Both written by a SB Pastor
When the Southern Baptist Convention (SBC) formed in 1845, it has always had one mandate—the Great Commission found in Matt. 28:19-20. Prior to the Cooperative Program (CP), to fulfill this mandate, each SBC entity made special offering appeals to the churches. According to the Cooperative program website, this “method was referred to as the ‘societal’ approach to missions”. This method resulted “in severe financial deficits, competition among entities, overlapping pledge campaigns, and frequent emergency appeals which greatly hampered the expanding ministry opportunities God was giving Southern Baptists.” In addition, some entities had to take out loans to cover operating costs until the pledges or special offerings were received.
In 1919, the leadership of the Convention proposed the “75 Million Campaign”. This campaign was a five-year pledge campaign that attempted to raise support for everything the convention was involved in, including the missions and ministries of all the state conventions in addition to that of the Southern Baptist Convention. While the campaign fell short of its goals, a partnership of missions support was conceived which came to be known as the Cooperative Program.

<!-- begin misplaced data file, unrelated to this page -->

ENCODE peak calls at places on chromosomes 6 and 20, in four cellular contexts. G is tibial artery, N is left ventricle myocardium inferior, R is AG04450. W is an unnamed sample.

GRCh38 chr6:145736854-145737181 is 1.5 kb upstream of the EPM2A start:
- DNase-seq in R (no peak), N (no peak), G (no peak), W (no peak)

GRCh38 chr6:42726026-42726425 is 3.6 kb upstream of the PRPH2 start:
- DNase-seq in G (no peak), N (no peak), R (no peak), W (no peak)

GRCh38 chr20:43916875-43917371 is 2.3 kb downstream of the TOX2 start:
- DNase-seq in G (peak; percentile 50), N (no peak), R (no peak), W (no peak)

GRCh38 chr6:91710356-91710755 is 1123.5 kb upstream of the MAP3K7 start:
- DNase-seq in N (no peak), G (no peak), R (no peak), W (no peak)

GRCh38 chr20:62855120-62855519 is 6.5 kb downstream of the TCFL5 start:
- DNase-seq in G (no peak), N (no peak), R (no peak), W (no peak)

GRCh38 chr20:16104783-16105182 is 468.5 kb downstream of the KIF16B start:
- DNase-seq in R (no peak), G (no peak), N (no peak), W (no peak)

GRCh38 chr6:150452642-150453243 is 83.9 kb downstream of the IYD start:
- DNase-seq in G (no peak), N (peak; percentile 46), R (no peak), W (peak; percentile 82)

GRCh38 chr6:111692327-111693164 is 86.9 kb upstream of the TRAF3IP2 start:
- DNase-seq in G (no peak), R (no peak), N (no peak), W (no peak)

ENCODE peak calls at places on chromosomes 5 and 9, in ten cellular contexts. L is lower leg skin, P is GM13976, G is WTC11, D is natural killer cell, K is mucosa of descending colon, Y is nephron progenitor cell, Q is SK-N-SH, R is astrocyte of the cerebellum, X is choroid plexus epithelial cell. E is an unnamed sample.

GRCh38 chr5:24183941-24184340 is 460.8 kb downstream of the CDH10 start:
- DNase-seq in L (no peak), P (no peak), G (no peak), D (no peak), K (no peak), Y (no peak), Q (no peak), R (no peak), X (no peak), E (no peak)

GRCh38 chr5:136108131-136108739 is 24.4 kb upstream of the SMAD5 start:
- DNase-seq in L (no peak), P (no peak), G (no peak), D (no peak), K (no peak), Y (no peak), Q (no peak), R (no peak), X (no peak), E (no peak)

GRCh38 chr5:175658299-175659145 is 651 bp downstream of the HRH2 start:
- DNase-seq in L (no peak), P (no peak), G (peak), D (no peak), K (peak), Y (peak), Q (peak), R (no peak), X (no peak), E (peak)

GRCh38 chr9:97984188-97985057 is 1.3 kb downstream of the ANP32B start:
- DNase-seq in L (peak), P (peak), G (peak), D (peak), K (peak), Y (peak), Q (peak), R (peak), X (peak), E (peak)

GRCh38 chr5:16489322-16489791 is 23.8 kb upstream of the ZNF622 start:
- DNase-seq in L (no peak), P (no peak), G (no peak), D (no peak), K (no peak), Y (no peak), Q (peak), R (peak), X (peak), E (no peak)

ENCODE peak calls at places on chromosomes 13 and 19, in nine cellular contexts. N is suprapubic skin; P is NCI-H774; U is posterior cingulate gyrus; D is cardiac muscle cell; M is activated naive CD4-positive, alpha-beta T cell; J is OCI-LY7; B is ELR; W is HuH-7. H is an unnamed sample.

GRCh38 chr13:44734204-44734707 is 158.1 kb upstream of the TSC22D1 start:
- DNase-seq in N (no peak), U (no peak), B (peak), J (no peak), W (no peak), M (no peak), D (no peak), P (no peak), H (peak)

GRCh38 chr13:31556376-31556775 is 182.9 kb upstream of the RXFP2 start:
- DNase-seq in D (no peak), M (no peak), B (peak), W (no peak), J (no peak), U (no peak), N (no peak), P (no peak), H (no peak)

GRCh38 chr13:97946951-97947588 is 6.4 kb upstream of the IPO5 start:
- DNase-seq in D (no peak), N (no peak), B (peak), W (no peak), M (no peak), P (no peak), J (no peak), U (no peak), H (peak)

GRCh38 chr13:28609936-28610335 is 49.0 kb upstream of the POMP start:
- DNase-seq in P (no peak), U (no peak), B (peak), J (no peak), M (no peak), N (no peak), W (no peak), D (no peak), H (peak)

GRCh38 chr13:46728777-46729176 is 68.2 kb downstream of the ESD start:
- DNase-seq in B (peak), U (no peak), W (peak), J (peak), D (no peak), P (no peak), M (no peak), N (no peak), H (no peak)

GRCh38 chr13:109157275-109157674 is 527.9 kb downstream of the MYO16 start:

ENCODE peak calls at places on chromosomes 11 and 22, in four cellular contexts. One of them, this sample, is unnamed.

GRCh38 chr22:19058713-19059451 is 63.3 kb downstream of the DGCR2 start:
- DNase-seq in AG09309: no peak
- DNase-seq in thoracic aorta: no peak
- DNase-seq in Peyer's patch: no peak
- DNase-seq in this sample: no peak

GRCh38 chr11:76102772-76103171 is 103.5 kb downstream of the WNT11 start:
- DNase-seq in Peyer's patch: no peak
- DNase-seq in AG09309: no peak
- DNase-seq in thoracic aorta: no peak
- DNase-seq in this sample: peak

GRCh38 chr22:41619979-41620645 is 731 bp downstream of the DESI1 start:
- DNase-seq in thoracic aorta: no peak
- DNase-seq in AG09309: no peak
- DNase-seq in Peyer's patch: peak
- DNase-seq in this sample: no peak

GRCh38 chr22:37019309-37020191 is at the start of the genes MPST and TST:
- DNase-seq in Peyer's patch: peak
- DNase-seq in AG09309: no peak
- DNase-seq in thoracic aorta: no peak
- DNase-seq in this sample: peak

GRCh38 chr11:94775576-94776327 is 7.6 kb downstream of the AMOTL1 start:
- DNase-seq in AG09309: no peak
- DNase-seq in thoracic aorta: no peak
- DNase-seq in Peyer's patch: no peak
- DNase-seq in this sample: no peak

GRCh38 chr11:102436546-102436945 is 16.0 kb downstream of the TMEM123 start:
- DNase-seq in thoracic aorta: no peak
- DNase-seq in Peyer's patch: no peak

My suggestion to him was to cut his CP giving by half and use that money for local ministries in which his people could have direct involvement. … In truth, what would happen if more people invoked this scenario is that it would create a more streamlined and efficient set organizations. The bloated bureaucracy would no longer exist. It could not exist. In addition, more people would be involved in mission efforts because their resources would be more visible and personally meaningful. More people mobilized for ministry locally would reduce the need for the bureaucracy. This is not a bad thing. In fact, it is truly biblical. The era of missions as giving money is over. The era of churches as missionaries is on the move.
Comment: Both articles are very good! I’m responsible for the bold in the last sentence.